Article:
Memento mori: Prague

Prague’s historic Jewish cemetery.

By Douglas Parker

The cemetery is located in the heart of Prague, hidden behind a high stone wall as if to protect it from vandals and the profane sounds of a vibrant and busy city full of people who are still alive. It is, after all, a holy, hallowed place whose holiness must be both acknowledged and respected. After I buy my ticket, I see a wicker basket full of yarmulkes. I look at the man tending them; he sees the question in my eyes and nods with a smile. I put one on my head, a clumsy gentile gesture. I walk in feeling an awkward reverence and find myself in Prague’s historic Jewish cemetery.

I am struck immediately by a number of things. The first is the deathly silence of the place. Only a few feet beyond the wall, Prague life goes on; inside the wall, it is death that goes on. The second is the size of the place; it is astonishingly small even though, as the pamphlet says, it houses over 100,000 people. Adding to the sense of its size are the 12,000 memorials and tombstones, jammed together, haphazardly, creating a sense of both intimacy and chaotic jumble.  Seemingly, no one tends this cemetery except time, and time has not been kind to it, sweeping away and erasing many of the inscriptions, which I couldn’t read in any case because I lack the language; clearly, I’m a foreigner here in several senses. Many stones, like old, arthritic men, lean against their neighbours that seem to assist and support them lovingly. The whole impression is of a place in a state of decay and disuse, as if letting observers know that what they see reflects the decay that now lies hidden. Stones as markers; stones as symbols. Paradoxically, for what it represents, the place holds a certain ruinous, sad and tragic beauty.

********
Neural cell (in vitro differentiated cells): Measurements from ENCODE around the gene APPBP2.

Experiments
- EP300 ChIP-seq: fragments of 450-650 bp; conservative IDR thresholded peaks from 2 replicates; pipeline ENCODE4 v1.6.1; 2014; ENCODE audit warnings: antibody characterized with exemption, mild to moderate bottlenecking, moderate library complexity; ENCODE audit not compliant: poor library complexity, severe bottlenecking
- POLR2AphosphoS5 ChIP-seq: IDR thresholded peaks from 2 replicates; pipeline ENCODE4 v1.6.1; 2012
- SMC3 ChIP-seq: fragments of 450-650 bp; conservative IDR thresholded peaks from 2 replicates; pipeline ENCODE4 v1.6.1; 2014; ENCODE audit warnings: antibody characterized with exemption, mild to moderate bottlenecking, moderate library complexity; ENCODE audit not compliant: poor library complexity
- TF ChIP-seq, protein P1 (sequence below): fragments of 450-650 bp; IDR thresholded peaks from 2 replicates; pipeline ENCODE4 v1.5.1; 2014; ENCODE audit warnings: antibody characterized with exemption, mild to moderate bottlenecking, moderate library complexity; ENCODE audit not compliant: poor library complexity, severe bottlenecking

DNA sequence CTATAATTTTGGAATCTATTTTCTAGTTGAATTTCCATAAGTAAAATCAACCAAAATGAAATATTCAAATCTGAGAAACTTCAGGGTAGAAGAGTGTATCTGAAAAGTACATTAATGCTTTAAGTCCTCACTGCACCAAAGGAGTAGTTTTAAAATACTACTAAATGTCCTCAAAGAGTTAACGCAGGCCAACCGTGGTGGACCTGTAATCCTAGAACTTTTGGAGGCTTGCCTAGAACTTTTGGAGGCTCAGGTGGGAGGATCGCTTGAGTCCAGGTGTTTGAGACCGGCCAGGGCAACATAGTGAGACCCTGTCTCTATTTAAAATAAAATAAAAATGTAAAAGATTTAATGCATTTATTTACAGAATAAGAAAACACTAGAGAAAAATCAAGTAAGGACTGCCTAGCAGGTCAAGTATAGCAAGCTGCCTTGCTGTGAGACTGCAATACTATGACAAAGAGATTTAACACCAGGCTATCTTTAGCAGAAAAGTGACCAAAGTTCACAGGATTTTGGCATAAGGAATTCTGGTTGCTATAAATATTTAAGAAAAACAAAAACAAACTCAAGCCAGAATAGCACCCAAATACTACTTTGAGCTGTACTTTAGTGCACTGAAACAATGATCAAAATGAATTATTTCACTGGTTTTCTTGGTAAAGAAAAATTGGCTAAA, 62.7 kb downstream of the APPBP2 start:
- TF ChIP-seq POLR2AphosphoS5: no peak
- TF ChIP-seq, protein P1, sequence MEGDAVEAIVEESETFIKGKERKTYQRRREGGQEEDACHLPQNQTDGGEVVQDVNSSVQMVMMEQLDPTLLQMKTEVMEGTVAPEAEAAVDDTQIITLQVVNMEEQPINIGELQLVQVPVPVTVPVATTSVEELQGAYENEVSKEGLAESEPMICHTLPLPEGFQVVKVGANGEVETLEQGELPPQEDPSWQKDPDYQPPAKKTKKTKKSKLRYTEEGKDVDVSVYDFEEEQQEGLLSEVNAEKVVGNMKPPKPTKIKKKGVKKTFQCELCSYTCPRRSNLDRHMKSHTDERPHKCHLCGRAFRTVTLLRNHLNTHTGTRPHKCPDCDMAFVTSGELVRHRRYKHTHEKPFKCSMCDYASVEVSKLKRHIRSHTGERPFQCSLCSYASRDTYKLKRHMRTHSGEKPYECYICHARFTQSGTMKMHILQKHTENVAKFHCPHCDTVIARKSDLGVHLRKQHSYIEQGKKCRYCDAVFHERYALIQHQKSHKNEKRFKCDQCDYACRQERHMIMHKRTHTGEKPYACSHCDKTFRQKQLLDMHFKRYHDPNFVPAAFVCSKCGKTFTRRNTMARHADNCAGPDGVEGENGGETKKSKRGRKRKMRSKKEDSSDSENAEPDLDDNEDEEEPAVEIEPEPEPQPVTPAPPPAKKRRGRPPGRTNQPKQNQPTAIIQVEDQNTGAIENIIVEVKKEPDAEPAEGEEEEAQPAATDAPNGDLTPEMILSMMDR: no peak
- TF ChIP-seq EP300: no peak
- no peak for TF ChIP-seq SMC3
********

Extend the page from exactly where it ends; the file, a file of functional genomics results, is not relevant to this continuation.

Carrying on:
The cemetery dates from 1439. The last burial occurred in 1787. Jews were not allowed to be buried anywhere outside the ghetto, which explains, I suppose, the cheek-by-jowl placement of the 12,000 tombs. To accommodate all the dead in this confined space, bodies were buried on top of each other up to 10 deep, like extended families living together in the same house but on different floors. Philip Larkin’s phrase, “a serious house on serious earth,” pops into my head. I wonder about this enforced intimacy, bones intermingled, individual identities subsumed into the collective, bones embracing other bones indiscriminately. A kind of unity amongst people who, for no comprehensible reason, have been throughout history despised in life by – one must admit and acknowledge it – others, monstrous others. The humble Jewish cemetery in Prague, “a place to grow wise in” to cite Larkin again, an ossuary and reliquary of the quiet dead.

Douglas Parker is a long-time Glebe resident with an interest in English Reformation literature, history and theology.

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